Why is app development so expensive?
I get this question a lot, and it often comes from a shell-shocked CEO or CIO who discovers his five-figure-budget project ends up being six or even seven figures. That’s crazy. Why is app development so expensive?
The easiest explanation is that apps are cheap; it’s the engineering and design talent that’s expensive. If you look in the App Store, you’ll see over a million different apps. These were all built by independent developers, yet the bulk of these apps will never earn a penny.
A different set of apps serves as the foundations of million- and billion-dollar businesses. Solo developers typically don’t build these apps; instead they’re built by teams of developers and designers. These teams range in size from nimble three-person teams to large enterprise organizations that employ hundreds of engineers.
Seriously: hundreds of engineers. Facebook, Google, Twitter, FitBit and many other tech giants have teams numbering over 100 people, often all working on a single mobile app. Teams this large aren’t typical, but it is important to understand that there is a lot of work that goes into making products that on the surface, may seem simple.
You might be thinking, “OK, but my project doesn’t need hundreds of engineers.” It’s true that most projects don’t need hundreds of engineers, but most products do need at least a small team of experienced engineers, designers and product people to produce an end product that is competitive and that will generate true business results. It’s common to have between three and 10 people working on a single platform (iOS/Android) app.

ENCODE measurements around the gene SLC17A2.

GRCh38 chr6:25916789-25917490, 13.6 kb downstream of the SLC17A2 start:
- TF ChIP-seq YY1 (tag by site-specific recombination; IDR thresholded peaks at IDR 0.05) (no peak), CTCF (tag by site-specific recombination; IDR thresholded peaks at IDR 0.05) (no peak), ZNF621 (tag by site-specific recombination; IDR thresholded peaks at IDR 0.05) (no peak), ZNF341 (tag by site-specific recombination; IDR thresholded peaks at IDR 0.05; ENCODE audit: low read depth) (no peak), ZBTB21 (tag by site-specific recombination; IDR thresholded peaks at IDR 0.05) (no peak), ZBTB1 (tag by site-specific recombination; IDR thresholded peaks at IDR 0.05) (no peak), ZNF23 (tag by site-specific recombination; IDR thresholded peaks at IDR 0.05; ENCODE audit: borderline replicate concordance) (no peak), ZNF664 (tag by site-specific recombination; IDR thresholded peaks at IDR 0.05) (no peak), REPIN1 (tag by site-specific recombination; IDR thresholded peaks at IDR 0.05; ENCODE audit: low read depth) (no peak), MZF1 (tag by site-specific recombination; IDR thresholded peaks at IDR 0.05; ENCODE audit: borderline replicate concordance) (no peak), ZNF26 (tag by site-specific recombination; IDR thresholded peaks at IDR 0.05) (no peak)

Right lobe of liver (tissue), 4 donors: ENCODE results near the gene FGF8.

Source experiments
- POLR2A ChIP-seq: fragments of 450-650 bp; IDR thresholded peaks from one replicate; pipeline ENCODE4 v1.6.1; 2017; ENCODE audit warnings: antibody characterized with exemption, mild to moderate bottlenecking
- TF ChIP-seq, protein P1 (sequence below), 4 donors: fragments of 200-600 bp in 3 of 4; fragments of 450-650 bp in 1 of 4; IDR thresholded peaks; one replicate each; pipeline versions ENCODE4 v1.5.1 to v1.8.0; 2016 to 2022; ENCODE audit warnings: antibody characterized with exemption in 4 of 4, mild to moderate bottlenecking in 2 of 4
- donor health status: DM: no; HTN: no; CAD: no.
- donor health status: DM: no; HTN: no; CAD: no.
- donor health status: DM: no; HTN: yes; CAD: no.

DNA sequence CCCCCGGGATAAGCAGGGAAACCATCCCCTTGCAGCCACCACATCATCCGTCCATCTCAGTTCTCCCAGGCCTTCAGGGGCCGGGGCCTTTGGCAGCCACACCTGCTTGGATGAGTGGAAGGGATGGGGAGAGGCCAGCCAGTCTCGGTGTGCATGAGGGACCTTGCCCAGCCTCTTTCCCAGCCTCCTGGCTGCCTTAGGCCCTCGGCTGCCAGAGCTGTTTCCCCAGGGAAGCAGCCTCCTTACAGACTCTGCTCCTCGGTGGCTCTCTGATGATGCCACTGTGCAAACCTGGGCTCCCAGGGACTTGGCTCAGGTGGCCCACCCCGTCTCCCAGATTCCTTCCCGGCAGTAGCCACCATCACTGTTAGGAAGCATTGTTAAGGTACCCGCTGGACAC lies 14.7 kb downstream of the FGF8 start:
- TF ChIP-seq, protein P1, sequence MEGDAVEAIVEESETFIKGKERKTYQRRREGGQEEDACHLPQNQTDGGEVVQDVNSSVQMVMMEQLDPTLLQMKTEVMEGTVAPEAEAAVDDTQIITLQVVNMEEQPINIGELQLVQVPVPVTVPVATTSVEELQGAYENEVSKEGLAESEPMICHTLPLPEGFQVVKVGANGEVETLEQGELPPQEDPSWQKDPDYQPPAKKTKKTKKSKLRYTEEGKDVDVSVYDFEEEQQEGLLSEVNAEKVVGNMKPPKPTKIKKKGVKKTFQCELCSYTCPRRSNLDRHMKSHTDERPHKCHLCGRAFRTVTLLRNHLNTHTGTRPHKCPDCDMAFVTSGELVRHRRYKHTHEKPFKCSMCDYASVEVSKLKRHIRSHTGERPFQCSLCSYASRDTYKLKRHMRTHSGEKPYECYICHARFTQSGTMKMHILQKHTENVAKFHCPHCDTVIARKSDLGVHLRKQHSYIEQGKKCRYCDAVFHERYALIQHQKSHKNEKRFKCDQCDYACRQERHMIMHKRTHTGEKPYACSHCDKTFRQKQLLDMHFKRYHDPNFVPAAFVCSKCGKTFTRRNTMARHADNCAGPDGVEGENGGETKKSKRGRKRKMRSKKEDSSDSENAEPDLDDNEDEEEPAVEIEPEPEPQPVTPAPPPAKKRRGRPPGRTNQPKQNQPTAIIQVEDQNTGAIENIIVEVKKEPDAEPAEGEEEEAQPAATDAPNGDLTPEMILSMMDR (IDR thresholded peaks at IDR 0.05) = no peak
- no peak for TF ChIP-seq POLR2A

The typical timeline for an initial project is often four to six months. Much like building a ship, you’ll end up doing architecture, schematics, design, building and launching.
Doing The Math
At this point, the math is pretty simple. Labor costs are the No. 1 driver of the cost of your final product. Look up the salaries of top developers and designers in your region, and you’ll likely uncover an annual range of anywhere from $60,000 to $150,000 for most of the roles. Multiply your average salary by team size to determine your annualized product design and development costs.
Your annualized costs are often a good reflection of the true costs of building a product. Even if the initial version of the product takes three months and not six months, it’s common for product teams to continue to improve the product and further drive revenue and key metrics for the core business.
Driving core metrics of the business is the reason why the companies have the larger product and engineering teams. An improvement of one-tenth of 1 percent is still a million dollars in the upside. Larger businesses are simultaneously driving multiple new product feature initiatives that each aim to impact business’s bottom line.
Deciding Whether To Build Or Buy
At this point, you have an annualized expected cost, and you may be thinking, “Should I try to hire the people and build this myself or look for a services team?” Great question. This often comes down to a question of timing and core competencies. For companies that consider themselves to be technically savvy, it may make sense to try to build the technology in-house. The biggest challenge we’ve seen with an in-house strategy is hiring and staffing the appropriate level of engineers and designers to the effort.
For companies that aren’t technically savvy, there’s a second challenge, and that’s retaining talent once you’ve found it. Non-tech companies often experience high turnover when it comes to tech initiatives. This is often due to the fact that the culture and speed of a non-technology company may inhibit tech organizations from getting things done quickly.
Looking For The Best Of Both Worlds?
If you want to have your cake and eat it too, there are always options. Based on what I’ve seen, many teams can be successful by using an external team to do the heavy lifting, and a lower cost in-house team to keep the product running year-over-year. In general, you’re trading cost for speed to market. You don’t want to trade on quality of the product.
At the end of the day, I’ve found that it’s about the moving the needle for your business, and finding a team that can deliver is the most important part of growing your business for the mobile generation.